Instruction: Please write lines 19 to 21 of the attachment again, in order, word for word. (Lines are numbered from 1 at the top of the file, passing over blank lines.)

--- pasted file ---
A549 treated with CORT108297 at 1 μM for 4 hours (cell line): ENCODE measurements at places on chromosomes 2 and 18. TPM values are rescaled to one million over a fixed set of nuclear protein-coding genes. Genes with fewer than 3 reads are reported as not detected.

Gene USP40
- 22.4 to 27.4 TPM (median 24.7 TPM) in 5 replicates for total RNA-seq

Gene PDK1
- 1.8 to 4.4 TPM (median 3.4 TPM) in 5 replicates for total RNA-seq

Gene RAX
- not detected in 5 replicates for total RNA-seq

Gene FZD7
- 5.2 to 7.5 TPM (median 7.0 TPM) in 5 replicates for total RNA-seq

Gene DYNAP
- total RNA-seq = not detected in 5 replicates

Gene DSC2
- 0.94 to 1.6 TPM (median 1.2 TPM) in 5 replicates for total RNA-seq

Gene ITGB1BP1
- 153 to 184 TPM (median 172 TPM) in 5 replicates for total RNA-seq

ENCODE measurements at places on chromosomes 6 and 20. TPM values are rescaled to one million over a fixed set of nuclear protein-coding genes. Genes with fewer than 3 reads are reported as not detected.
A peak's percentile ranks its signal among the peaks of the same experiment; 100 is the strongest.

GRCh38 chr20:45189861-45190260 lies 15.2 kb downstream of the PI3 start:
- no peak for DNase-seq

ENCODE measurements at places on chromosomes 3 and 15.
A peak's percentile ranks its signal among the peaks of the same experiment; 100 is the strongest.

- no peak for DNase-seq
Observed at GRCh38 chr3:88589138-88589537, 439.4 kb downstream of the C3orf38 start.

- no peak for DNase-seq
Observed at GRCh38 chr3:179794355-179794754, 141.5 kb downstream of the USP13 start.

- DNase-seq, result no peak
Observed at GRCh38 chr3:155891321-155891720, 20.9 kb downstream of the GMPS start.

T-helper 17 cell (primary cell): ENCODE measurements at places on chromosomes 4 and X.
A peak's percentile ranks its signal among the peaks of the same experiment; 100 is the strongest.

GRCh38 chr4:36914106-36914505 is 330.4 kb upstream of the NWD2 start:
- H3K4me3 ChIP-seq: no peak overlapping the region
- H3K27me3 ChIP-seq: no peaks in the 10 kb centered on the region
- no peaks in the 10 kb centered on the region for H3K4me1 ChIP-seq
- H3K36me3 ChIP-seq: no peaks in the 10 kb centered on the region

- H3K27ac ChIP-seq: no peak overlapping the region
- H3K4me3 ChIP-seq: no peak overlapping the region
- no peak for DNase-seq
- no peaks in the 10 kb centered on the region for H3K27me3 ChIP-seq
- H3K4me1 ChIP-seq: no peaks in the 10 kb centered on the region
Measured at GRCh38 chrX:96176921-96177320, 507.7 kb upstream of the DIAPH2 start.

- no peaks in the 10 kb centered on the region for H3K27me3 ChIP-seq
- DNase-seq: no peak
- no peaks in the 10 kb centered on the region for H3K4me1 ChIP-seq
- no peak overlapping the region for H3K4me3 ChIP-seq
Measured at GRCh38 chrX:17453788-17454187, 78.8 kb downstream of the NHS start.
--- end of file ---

- no peak for DNase-seq

ENCODE measurements at places on chromosomes 3 and 15.
A peak's percentile ranks its signal among the peaks of the same experiment; 100 is the strongest.